As teens across the nation hunker down at home for an indefinite period of social distancing (thanks Covid-19) one important tradition has gone almost forgotten amidst panic and anxiety about what happens next: spring break.
Spring break normally takes place in March or April and provides a nice mental break before the end of the year frenzy of finals or AP exams. But, many are quickly realizing that a beach trip to Florida, or anywhere for that matter, may be impossible.
The bright side to being stuck at home though, for me at least, is getting to curl up with a good book. While reading might seem a poor substitute for a canceled vacation, books let us travel the world from our couches with just the flip of a few pages, and to me, that sounds much more preferable to having to go through airport security.
Sadly, I can’t replace my or anyone else’s spring break. What I have done though, is compiled a list of some favorite books for people to read from the comfort of their homes, take a break from scary news and travel the world via the written word. The list is ordered by region of the world so readers can choose their destinations.
Crazy Rich Asians Trilogy Series by Kevin Kwan
When Rachel Chu agrees to go visit her boyfriend Nicholas Young’s family in Singapore she has no idea that he is heir to one of the largest fortunes in Asia, and has an equally large and crazy family to go with it. While initially a love story, the plot unfolds to reveal family drama to rival Keeping Up With the Kardashians. Mysteries, scandal and even attempted murder plots abound. Some of Asia’s most glamorous cities, including Singapore, Hong Kong and Shanghai, serve as a luxurious background to the crazy antics.
The Middle East
The Kite Runner By Khaled Hosseini
A moving and emotional story about the unlikely friendship between Amir, the son of a wealthy merchant, and Hassan, a servant boy. The pairs’ friendship, unfortunately, coincides with the start of political upheaval in Afghanistan and the rise of the Taliban. This book brings those unfamiliar with either the culture or history of Afghanistan a glimpse of life during an important period in history. While at times heartbreaking, it explores the resilience of friendship during times of immense fear and chaos.
Radiance of Tomorrow by Ishmael Beah
A gripping story about the revival of Imperi, a village in Sierra Leone, post the country’s gruesome civil war. Residents must learn to cope with a past filled with loss, as well as face challenges in a now peaceful country that include rebuilding schools and homes, economic hardship, and greedy mining companies looking to exploit the local land. While conflicts in countries like Sierra Leone have gone largely unnoticed by the Western world, Beah’s richly intertwined set of stories exposes readers to the hardship and the ongoing legacy of colonialism.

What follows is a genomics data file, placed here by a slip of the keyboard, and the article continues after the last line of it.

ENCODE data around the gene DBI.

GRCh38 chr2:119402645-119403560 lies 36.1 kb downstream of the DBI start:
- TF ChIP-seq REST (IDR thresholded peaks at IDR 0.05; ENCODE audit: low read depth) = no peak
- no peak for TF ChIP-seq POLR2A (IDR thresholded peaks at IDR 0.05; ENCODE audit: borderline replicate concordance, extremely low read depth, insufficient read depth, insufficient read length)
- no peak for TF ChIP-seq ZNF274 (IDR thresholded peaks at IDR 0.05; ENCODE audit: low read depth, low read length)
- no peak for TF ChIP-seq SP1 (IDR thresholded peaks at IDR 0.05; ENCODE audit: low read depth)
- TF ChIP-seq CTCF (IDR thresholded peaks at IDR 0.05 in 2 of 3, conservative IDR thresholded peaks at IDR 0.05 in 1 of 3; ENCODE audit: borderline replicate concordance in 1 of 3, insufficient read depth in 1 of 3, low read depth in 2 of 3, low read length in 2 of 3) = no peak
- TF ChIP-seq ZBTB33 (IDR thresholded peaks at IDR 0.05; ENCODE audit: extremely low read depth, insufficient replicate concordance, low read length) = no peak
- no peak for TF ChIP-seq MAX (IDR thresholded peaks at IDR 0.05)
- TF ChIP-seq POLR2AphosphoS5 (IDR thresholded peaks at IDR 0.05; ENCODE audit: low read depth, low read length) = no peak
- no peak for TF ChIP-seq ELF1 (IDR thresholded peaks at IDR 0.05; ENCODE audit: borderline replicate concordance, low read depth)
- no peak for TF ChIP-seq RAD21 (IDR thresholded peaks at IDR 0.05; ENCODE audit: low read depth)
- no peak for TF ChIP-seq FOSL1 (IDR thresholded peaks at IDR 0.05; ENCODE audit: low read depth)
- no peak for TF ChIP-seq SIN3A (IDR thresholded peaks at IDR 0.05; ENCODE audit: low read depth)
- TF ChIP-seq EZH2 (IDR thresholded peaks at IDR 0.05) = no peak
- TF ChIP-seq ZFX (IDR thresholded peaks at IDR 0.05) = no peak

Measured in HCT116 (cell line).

The Code of the Woosters by P. G. Wodehouse
Travel back to 1930’s England with the comical pair of Bertie Wooster, the traditional English gentleman, and his ever-loyal butler Jeeves. The pair continuously frolic around the English Countryside bringing hysterical mischief and misunderstandings with them wherever they go. In this installment of Wodehouse’s larger Wooster and Jeeves series, the pair try to solve the mystery of an aunt’s stolen cow creamer and help one of Bertie’s friends get married. While initially trivial-seeming, Wodehouse’s expert humor and command of the English language, as well as crafty political satire, compliment the plot perfectly, making this a laugh out loud read.
The Sun is Also a Star by Nicola Yoon
Within the course of a day, the lives of two New York teenagers will drastically change after an unexpected meeting. Natasha is scientifically-minded and believes strongly in facts. Yet, she and her family are also illegal immigrants set to be deported back to Jamaica. The son of two Korean immigrants, college-bound Daniel Bae struggles with constant pressure to achieve. One fateful day the two strangers run into each other, and fate runs its course. This beautiful story uses New York City not only as a backdrop for the development of its two central characters but also an important conversation about immigration and race
The House of the Spirits by Isabel Allende
Follow the three generations of the Trueba family as their lives intertwine with 20th-century Chilean politics. Family patriarch Esteban struggles with his own political desires and temper and holding onto his beautiful wife Clara. Their daughter Blanca struggles with forbidden love, and the couple’s granddaughter Alba becomes a revolutionary, fighting against an oppressive military regime. The novel has all the makings of a multi-generational drama, with an added hint of the supernatural looming over the family giving the book a thrilling touch. By giving one of the most interesting political conflicts in South America’s history an intimate look, Allende has produced a tale that readers won’t soon forget.
Featured image via Tom Barrett on Unsplash